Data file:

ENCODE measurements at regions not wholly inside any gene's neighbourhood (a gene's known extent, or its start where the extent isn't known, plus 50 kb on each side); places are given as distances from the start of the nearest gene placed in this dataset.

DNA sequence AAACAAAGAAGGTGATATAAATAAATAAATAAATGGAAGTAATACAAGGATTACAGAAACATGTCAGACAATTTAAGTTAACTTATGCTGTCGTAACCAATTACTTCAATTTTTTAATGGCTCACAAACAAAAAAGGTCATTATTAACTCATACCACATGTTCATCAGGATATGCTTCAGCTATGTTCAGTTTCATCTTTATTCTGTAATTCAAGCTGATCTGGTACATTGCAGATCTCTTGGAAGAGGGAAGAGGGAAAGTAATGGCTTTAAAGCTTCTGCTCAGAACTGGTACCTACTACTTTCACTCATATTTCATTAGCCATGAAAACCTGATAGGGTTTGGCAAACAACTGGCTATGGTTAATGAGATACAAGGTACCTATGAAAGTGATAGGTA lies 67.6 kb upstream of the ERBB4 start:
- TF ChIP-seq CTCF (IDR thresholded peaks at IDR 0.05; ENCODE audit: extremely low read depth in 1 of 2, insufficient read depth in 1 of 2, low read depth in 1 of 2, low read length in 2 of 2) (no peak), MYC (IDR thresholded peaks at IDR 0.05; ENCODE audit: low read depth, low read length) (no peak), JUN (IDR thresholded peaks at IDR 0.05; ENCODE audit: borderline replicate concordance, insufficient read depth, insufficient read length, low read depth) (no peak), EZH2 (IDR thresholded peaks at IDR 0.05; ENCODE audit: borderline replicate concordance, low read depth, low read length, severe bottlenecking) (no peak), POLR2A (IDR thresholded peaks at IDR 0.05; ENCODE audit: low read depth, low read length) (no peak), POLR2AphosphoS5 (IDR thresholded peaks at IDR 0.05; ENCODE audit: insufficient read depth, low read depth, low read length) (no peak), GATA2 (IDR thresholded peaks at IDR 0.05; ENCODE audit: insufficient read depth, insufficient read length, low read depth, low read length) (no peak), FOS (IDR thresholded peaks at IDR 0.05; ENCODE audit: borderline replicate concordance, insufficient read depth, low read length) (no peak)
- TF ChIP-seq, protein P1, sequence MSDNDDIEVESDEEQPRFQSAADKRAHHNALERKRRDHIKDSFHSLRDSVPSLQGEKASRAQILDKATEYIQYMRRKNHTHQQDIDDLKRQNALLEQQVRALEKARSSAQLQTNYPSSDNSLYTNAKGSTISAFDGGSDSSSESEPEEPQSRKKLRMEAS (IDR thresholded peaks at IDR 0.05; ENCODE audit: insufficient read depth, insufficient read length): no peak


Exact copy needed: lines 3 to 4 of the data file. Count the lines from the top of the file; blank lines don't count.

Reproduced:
- TF ChIP-seq CTCF (IDR thresholded peaks at IDR 0.05; ENCODE audit: extremely low read depth in 1 of 2, insufficient read depth in 1 of 2, low read depth in 1 of 2, low read length in 2 of 2) (no peak), MYC (IDR thresholded peaks at IDR 0.05; ENCODE audit: low read depth, low read length) (no peak), JUN (IDR thresholded peaks at IDR 0.05; ENCODE audit: borderline replicate concordance, insufficient read depth, insufficient read length, low read depth) (no peak), EZH2 (IDR thresholded peaks at IDR 0.05; ENCODE audit: borderline replicate concordance, low read depth, low read length, severe bottlenecking) (no peak), POLR2A (IDR thresholded peaks at IDR 0.05; ENCODE audit: low read depth, low read length) (no peak), POLR2AphosphoS5 (IDR thresholded peaks at IDR 0.05; ENCODE audit: insufficient read depth, low read depth, low read length) (no peak), GATA2 (IDR thresholded peaks at IDR 0.05; ENCODE audit: insufficient read depth, insufficient read length, low read depth, low read length) (no peak), FOS (IDR thresholded peaks at IDR 0.05; ENCODE audit: borderline replicate concordance, insufficient read depth, low read length) (no peak)
- TF ChIP-seq, protein P1, sequence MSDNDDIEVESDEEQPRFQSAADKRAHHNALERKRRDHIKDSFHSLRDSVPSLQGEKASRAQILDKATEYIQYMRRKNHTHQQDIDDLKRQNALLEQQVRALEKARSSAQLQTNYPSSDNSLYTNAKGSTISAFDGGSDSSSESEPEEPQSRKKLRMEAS (IDR thresholded peaks at IDR 0.05; ENCODE audit: insufficient read depth, insufficient read length): no peak